From Here &  Back Again

By James Coufal

(Cazenovia, NY) I suspect most of us have complained about New York. We decry high taxes, a business unfriendly environment and a dysfunctional legislature. We also bitch about snow and cold, but after last year and Sandy, who knows what to expect? Then we mention the joy of four seasons, colorful autumns, minimal tornadoes hurricanes and earthquakes, great water, productive farms. So, it’s a mixed bag.

One thing we have is a rich, rich, rich history, and I think an often-unappreciated history. My intent here is to offer a few thoughts on Central New York history and some of the very colorful and important characters of our past, especially one.

Most of us, I think, are aware of Peterboro and the Underground Railroad so prominent across Central New York. Gerrit Smith and the Museum at Peterborough receive a lot of deserved attention. The marker nearby makes the plaque No. 5 of the Madison County history trail.

I think less are aware of the monument at 7 Sullivan St., almost “downtown” Cazenovia, marking the spot of the 1850 Cazenovia Fugitive Slave Law Convention, where Smith, Frederick Douglas and other prominent abolitionists gathered in one of the first such events in the country. The estimate is that it drew 2,000 people, including about 50 fugitive slaves.

The Lincklaen House plays a major role in educational and social activities in the Cazenovia area, like the Chittenango Landing Canal Boat Museum does in the Chittenango area, and they are available for touring. I suspect fewer know about the Matilda Jocelyn Gage House in Fayetteville.

Sally Roesch Wagner, director of the Matilda Jocelyn Gage Foundation just won the Mid-Atlantic Association of Museums highest award in recognition of the outstanding programs at the young museum. Gage deserves a much closer look; she has been called the “woman ahead of the women who were ahead of their time.”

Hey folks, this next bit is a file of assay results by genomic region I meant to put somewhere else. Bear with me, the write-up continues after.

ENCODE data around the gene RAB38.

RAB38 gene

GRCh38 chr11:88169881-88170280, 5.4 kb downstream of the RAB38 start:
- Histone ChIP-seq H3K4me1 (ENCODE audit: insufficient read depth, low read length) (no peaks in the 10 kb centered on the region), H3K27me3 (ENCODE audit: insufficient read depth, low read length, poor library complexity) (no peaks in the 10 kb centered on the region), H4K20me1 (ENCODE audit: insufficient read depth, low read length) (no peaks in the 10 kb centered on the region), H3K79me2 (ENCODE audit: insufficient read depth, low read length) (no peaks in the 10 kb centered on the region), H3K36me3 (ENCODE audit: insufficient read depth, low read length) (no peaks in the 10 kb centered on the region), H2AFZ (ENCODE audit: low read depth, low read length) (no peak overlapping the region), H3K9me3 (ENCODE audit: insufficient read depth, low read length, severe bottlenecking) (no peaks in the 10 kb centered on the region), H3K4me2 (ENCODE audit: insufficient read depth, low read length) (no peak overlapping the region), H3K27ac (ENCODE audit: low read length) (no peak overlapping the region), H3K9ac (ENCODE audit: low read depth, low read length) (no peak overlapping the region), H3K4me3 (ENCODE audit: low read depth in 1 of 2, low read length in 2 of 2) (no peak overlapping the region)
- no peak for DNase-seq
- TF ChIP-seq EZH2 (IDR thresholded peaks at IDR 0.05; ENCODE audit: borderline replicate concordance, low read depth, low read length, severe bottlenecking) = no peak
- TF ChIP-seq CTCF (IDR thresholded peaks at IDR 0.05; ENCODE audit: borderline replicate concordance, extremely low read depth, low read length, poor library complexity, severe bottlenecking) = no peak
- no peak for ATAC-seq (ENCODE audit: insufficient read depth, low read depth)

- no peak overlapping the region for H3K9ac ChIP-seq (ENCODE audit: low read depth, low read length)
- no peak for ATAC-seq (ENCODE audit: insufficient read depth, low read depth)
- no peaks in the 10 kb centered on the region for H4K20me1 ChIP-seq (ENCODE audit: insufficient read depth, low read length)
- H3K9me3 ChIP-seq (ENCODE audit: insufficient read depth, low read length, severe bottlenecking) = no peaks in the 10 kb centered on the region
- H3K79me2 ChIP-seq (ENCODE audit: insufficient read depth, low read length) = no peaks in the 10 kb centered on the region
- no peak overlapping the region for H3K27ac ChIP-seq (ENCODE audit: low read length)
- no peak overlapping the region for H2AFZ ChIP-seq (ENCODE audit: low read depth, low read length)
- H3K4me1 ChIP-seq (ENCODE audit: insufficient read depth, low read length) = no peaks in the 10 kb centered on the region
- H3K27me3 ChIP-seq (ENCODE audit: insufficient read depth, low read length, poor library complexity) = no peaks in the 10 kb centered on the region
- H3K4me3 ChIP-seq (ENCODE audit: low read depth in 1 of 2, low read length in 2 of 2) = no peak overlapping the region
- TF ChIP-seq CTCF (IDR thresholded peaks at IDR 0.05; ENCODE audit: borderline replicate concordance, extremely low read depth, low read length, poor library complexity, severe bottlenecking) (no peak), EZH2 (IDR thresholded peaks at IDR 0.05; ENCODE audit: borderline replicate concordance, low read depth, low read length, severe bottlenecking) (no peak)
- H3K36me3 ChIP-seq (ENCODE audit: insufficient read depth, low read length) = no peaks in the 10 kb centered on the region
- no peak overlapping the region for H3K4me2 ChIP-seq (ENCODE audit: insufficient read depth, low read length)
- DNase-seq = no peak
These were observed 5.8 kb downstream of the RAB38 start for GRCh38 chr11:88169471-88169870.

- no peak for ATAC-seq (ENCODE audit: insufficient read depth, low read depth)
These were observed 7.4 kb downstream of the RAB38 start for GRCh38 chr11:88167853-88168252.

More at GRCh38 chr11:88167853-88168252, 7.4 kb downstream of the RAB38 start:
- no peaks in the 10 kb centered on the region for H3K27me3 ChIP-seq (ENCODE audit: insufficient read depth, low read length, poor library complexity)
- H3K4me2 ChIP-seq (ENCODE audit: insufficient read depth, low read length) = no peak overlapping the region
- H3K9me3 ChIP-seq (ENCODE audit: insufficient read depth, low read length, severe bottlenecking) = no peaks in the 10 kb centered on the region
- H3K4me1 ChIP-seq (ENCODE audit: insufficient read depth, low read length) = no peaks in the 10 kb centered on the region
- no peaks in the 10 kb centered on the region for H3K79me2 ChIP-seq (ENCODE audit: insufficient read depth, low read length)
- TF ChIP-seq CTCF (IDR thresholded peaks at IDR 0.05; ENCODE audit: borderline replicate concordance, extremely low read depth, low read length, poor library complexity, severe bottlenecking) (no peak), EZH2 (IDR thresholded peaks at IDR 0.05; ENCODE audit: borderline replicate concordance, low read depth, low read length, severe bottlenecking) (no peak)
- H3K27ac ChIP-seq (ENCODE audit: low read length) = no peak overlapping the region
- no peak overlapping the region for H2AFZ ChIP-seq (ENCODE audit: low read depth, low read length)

A further tidbit is that she was the mother-in-law of L. Frank Baum, author of the “Wizard of Oz.”

The St. Marie Among the Iroquois site is near Onondaga Lake, and will soon be renamed and have additional educational features added. The Iroquois Confederacy played a large part in the Revolutionary Era of which Central New York was so prominent.

A little farther away is the home site of lesser-known Robert Green Ingersoll. He was another of the radicals – abolitionists, suffragettes, temperance proponents, freethinkers, socialists and even anarchists – of the late 1800s and early 1900s who came from Central New York. Ingersoll has been called “the premier orator and political speechmaker of post-Civil War America,” that being the time before Facebook and Twitter, blogs, radio, television and movies, when Americans gathered in theaters, museums, schools, outdoor stages, on the steps of city hall and in tents for education and entertainment.

Although Ingersoll was known as “The Great Agnostic,” he spoke on topics from reconstruction to Shakespeare but most especially on religion, humanism and free thought, which obviously created great controversy. He became known for pithy epigrams, one of his most famous being, “An honest god is the noblest work of man.”

Although he followed the conventions of his time in talking about “man,” he was for women’s rights and all human rights.

More than a great orator, Ingersoll was a hero of the Civil War, a nationally prominent attorney, a friend of great people such as Whitman, Edison, Carnegie and Margaret Sanger. Perhaps Ingersoll’s philosophy is captured by his statement that, “The time to be happy is now; the place to be happy is here; the way to be happy is to make others so.”

Being a bit of a radical myself, nowhere near the level of Ingersoll, I’ll share here two of my favorite thoughts from him.

First: “Everybody talks about the Bible and nobody reads it; that is the reason it is so generally believed.”

Research indicates that, even today, very few people read the Bible with any thoroughness.

Second: “I love liberty and I hate all persecutions in the name of God.”

While his words ring true, we haven’t learned much from them.

It’s worth noting that our local papers have history features in almost every issue. A quick and easy way to learn something about the place we call home.

Jim Coufal of Cazenovia is a part-time philosopher and full-time observer of global trends. He can be reached at

By martha

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